Improving access to jobs for the poor and vulnerable in Somalia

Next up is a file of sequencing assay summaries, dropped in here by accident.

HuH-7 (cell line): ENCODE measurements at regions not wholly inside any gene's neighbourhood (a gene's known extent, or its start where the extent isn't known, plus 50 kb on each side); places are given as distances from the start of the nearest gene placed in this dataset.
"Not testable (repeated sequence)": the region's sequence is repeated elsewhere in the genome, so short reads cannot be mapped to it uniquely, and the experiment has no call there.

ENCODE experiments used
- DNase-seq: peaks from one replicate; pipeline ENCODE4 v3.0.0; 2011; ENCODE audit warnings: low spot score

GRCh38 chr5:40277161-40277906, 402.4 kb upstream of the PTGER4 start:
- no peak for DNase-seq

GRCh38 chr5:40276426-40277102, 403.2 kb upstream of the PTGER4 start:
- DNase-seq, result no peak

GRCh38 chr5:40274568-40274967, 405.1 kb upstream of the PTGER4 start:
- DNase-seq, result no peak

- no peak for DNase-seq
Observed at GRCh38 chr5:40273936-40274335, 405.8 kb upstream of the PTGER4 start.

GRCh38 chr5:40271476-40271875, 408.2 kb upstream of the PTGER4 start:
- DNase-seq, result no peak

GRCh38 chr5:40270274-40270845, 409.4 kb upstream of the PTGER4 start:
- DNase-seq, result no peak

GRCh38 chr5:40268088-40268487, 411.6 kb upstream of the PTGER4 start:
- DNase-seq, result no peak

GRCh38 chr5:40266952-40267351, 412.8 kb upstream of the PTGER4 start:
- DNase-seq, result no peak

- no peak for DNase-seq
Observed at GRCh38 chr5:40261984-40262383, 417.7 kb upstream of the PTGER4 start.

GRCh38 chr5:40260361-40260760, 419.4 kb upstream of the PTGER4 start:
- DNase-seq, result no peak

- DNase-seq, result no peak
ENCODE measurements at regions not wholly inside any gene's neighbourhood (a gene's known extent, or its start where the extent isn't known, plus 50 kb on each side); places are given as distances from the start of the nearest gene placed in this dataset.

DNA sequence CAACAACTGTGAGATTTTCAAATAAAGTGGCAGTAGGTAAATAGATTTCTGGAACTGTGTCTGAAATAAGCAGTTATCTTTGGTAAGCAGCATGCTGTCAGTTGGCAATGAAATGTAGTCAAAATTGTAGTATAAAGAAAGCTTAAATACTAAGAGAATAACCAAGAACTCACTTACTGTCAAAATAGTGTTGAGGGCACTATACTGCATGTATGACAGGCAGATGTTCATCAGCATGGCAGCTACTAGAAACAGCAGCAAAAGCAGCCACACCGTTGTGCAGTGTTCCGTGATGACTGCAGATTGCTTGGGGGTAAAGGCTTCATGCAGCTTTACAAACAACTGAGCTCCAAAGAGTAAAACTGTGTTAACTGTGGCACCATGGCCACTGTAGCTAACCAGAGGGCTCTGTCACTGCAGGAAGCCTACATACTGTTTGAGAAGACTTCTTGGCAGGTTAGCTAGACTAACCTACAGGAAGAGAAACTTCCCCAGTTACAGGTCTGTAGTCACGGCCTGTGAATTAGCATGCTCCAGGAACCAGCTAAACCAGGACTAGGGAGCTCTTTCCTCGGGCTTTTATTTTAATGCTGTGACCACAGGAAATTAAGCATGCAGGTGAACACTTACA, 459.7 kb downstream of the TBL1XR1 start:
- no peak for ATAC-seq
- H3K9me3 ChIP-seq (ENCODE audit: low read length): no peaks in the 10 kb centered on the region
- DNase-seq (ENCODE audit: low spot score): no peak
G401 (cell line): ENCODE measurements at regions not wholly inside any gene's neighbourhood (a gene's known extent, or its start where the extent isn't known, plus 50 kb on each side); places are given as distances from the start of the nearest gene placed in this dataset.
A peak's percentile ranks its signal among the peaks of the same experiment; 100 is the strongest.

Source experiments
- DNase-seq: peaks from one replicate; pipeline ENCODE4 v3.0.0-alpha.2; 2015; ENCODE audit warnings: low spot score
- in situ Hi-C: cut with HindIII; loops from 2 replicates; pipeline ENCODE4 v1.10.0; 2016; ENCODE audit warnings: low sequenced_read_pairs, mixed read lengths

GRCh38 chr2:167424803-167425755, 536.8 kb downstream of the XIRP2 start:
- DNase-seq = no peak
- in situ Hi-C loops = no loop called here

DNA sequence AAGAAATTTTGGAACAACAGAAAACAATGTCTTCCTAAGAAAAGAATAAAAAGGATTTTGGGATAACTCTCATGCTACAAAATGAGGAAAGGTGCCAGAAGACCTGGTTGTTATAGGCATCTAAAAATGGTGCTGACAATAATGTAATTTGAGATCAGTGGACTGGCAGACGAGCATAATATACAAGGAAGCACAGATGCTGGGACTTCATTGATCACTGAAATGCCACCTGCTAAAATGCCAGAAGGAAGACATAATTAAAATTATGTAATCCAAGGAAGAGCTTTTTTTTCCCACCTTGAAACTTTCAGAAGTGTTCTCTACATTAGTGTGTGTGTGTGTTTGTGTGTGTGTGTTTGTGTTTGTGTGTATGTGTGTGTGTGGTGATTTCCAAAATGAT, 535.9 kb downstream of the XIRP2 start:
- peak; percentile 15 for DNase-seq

Jobs are vital for individuals to work their way out of poverty and for promoting shared prosperity. Somalia has few formal social safety nets, and the country is steadily consolidating peace and rebuilding state institutions following decades of conflict. Putting in place a jobs strategy as well as adaptive social protection systems are key to strengthening citizen confidence in state institutions. The Federal Government of Somalia (FGS) seeks to generate economic growth to create jobs and promote economic inclusion, including opportunities for youth, the most excluded and vulnerable group in Somalia. Decent jobs are central to poverty reduction, and have far reaching implications for stability and security, empowerment, and household resilience. Central to any efforts to curb poverty is the creation of enough decent jobs to absorb workers, especially youth. Youth represent an integral part of the economically productive population, possessing many years of productive life before them. The youth bulge and demographic expansion in Somalia suggest a pressing need to create jobs for its youth while equipping future workers with the right set of skills. This report examines the profile of Somali household workers, and identify job characteristics and constraints for creating more and inclusive jobs. The study also evaluates youth employment, patterns of school-to-work transitions, and how well the Somali educational system prepares young people for the job market.